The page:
A spokesman for Pence said his administration is “still continuing to evaluate the ruling” and deciding whether it will appeal again. If they do, the case has the opportunity to make it to the Supreme Court.
Texas pulled a similar directive after the Seventh Circuit decision, and Varga and Falk hope their suit will set a precedent across the country. The ruling, however, did not stop the board of trustees in Waterford Township, Mich., from voting this past week to ban Syrian refugees.
“I think that not just in Indianapolis but everywhere, the refugee crisis we have, or have had for years now, is something that needs everyone’s attention,” Varga said. “It’s not going away. It’s unfortunately something that needs our help.”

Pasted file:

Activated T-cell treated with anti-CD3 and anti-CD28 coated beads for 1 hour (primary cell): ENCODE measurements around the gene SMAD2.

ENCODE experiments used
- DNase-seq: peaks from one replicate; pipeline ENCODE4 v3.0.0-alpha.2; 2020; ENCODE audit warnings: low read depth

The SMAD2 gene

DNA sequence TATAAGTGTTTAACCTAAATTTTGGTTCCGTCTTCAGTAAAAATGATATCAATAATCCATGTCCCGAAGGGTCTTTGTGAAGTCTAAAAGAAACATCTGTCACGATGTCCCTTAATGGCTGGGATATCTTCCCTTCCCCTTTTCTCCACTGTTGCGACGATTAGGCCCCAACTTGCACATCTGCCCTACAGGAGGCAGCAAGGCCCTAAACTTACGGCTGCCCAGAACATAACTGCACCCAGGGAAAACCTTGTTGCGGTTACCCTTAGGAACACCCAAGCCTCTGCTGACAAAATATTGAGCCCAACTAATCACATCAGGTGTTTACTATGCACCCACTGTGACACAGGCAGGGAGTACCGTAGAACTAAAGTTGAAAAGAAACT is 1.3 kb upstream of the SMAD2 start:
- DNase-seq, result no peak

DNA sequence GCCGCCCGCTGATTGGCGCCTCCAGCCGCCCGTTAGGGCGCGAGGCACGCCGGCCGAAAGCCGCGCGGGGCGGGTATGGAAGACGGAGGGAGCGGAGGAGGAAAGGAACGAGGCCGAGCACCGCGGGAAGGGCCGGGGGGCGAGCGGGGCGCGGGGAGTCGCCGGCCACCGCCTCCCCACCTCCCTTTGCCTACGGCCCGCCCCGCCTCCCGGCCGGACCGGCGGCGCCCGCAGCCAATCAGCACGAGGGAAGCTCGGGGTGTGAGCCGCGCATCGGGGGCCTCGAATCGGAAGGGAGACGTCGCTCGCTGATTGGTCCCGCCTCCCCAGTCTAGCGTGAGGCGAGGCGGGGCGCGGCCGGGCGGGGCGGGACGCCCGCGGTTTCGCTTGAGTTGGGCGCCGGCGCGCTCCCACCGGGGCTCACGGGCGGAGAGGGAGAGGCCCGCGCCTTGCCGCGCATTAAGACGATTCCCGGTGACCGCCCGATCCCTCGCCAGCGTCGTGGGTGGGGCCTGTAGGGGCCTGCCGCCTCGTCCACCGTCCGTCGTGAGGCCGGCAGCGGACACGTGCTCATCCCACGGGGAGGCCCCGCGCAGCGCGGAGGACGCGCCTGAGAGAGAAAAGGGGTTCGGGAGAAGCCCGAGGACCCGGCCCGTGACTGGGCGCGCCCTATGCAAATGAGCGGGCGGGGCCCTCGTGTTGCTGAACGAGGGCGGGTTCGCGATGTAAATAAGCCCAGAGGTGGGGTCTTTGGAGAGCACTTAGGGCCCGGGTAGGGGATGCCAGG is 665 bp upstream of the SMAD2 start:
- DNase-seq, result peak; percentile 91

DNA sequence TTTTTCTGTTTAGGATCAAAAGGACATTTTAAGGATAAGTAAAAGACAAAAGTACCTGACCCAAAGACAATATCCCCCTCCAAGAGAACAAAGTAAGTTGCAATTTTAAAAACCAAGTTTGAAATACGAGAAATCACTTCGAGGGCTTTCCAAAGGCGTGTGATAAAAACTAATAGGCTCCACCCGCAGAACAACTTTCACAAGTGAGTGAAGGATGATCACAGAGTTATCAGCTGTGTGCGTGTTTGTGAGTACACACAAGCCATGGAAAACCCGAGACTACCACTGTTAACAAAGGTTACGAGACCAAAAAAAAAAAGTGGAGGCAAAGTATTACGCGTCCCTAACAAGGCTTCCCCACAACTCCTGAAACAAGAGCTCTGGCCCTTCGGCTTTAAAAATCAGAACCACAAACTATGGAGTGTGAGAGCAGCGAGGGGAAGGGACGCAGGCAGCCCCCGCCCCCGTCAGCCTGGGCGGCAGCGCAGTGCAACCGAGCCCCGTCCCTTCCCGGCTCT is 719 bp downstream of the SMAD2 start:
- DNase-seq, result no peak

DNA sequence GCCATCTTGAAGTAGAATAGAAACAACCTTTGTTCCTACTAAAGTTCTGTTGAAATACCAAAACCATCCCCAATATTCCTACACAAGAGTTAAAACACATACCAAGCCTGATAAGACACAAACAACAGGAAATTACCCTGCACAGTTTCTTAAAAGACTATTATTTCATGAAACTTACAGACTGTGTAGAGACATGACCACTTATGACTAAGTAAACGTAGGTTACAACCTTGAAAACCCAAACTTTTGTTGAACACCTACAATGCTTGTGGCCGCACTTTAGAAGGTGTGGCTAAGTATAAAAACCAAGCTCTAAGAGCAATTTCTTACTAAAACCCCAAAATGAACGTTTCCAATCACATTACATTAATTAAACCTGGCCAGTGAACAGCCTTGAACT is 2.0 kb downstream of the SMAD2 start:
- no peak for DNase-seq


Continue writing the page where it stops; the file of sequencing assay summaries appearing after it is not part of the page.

For those already living in the United States, like Joshua Hwlawnmuaul, a new life already is taking shape. Hwlawnmual and his wife were granted U.S. citizenship this year, and they will vote in their first presidential election Nov. 8.
“We registered to vote because we never had the chance to vote back in Burma. There is a voting system but it’s just lying to people — they are just pretending,” he said. “Myself and my wife are going to vote for the greatest country in the world and [help] choose the right one for our president for the next four years.”
Hwlawnmual said he plans to vote for the candidate who upholds the values of his religion.
His choice: Donald J. Trump.